From Addiction Professional By Gary A. Enos, Editor: The University of Maryland's partnership with a medical center is bringing added focus to the plight of wounded warriors.
The multifaceted challenges that many returning military veterans face have certainly made this population a desired target group for helping professionals in training. The University of Maryland and the Walter Reed National Military Medical Center in Bethesda have launched a new partnership that will offer more graduate students access to research facilities and clinical resources aimed at assisting wounded warriors.
The two entities last month announced a multidisciplinary educational partnership in which graduate students will participate in research projects aimed at the treatment of military personnel. Among the conditions affecting subjects in these research projects are post-traumatic stress disorder (PTSD) and traumatic brain injury (TBI); substance use problems often are observed as a complicating factor in the course of both of these conditions.
“This educational partnership agreement vastly expands opportunities for research training of our graduate students, while at the same time providing new streams of financial support for students we wish to recruit to our graduate programs,” says University of Maryland Professor Sandra Gordon-Salant, director of the doctoral program in clinical audiology at the school's Department of Hearing and Speech Sciences. “The partnership also will enable [the university] to attract graduate students with more specific interests in studying health-related issues faced by wounded warriors.”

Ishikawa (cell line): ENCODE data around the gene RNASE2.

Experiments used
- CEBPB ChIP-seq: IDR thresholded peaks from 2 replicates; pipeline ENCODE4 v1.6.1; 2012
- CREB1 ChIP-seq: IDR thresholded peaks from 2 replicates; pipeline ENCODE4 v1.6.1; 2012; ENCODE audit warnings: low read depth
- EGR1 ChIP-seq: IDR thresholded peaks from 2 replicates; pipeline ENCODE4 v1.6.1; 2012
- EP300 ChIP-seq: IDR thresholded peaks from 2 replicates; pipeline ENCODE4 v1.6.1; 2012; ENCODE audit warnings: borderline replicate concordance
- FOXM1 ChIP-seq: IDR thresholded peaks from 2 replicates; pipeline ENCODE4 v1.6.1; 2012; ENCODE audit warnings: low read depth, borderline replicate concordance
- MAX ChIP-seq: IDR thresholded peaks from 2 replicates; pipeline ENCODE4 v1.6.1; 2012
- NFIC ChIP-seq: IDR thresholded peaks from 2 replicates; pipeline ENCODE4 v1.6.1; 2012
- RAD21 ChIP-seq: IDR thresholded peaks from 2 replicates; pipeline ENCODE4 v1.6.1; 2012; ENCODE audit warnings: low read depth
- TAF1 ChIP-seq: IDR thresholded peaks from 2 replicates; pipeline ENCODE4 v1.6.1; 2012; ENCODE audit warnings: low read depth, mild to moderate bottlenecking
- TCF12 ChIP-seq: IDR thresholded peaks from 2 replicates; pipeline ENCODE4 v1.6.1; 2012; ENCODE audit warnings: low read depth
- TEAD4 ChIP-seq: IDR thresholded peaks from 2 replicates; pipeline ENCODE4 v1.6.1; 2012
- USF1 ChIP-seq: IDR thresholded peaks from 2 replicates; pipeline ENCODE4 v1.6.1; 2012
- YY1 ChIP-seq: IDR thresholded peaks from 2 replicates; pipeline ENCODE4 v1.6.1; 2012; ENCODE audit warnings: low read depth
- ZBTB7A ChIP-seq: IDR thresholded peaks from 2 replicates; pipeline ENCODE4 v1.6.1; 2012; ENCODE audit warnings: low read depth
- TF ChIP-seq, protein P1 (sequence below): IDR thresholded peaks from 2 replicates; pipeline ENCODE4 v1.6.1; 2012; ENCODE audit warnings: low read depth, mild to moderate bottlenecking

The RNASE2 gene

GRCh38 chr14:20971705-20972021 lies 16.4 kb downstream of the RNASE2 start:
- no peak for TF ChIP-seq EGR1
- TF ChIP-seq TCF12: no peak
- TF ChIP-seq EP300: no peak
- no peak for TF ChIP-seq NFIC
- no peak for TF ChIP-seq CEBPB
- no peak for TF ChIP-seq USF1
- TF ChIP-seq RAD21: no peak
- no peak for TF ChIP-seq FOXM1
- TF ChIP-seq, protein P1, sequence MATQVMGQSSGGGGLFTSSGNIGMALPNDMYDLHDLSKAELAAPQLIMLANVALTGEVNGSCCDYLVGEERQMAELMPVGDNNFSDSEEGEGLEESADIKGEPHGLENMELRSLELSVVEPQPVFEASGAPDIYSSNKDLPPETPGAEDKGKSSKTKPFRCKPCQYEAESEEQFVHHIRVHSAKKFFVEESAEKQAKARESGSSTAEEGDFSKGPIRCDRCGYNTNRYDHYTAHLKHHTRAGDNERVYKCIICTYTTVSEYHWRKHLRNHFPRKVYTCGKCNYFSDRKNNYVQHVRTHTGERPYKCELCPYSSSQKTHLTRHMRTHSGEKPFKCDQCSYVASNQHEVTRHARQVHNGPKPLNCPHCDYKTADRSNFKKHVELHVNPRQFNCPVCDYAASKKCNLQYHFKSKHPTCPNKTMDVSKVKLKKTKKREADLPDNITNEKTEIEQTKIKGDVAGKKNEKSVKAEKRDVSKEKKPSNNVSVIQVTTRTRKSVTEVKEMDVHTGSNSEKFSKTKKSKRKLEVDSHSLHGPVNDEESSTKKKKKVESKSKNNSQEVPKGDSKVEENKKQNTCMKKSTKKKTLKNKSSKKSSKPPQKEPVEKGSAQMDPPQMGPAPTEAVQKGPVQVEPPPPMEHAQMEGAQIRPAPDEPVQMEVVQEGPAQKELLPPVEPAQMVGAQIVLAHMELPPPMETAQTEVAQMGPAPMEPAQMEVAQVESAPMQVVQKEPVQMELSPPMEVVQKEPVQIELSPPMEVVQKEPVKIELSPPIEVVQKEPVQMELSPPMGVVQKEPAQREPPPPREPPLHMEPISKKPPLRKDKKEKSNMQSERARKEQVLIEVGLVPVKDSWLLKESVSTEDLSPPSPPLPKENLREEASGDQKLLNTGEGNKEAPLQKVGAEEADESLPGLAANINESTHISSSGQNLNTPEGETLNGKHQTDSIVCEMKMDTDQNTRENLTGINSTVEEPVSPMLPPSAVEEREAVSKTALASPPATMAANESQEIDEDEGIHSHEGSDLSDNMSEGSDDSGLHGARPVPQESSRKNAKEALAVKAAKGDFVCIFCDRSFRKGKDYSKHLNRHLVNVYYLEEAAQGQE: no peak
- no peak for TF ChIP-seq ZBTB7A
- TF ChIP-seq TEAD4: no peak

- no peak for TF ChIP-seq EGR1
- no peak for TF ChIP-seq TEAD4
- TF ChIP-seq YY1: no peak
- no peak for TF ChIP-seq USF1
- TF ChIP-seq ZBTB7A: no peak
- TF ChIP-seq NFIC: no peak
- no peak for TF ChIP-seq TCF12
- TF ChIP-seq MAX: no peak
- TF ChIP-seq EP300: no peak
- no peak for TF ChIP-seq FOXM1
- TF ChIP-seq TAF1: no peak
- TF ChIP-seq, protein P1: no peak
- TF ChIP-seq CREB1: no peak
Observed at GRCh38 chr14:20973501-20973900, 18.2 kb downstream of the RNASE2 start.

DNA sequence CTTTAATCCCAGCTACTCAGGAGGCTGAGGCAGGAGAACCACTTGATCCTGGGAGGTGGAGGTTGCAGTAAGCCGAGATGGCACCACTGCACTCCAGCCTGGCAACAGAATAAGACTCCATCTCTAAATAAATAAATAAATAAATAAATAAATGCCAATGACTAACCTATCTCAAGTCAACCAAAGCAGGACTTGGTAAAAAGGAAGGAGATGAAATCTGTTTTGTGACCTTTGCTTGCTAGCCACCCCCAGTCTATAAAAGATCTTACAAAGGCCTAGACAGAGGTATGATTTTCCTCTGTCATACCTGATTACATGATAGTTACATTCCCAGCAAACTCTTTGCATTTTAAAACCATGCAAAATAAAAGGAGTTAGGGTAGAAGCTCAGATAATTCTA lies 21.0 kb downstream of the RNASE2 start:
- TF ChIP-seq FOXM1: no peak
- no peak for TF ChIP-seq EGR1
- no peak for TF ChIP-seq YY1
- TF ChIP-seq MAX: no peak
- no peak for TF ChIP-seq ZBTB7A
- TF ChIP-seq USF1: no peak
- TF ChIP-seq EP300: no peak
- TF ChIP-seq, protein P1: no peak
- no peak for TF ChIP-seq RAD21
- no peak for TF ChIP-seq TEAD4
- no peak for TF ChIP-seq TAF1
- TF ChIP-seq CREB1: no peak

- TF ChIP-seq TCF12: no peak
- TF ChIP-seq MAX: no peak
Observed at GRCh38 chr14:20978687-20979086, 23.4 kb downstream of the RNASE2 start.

Besides PTSD and TBI, other health issues expected to be commonly seen in the military population with which the graduate students will work are sleep deprivation, balance problems resulting from head injury, and hearing loss resulting from noise exposure.
Graduate students in any discipline at the university will be eligible to take advantage of this focused research opportunity. It is expected that students in the School of Public Health and the Neuroscience and Cognitive Science Program will be among the most likely to participate, along with students in Gordon-Salant's department.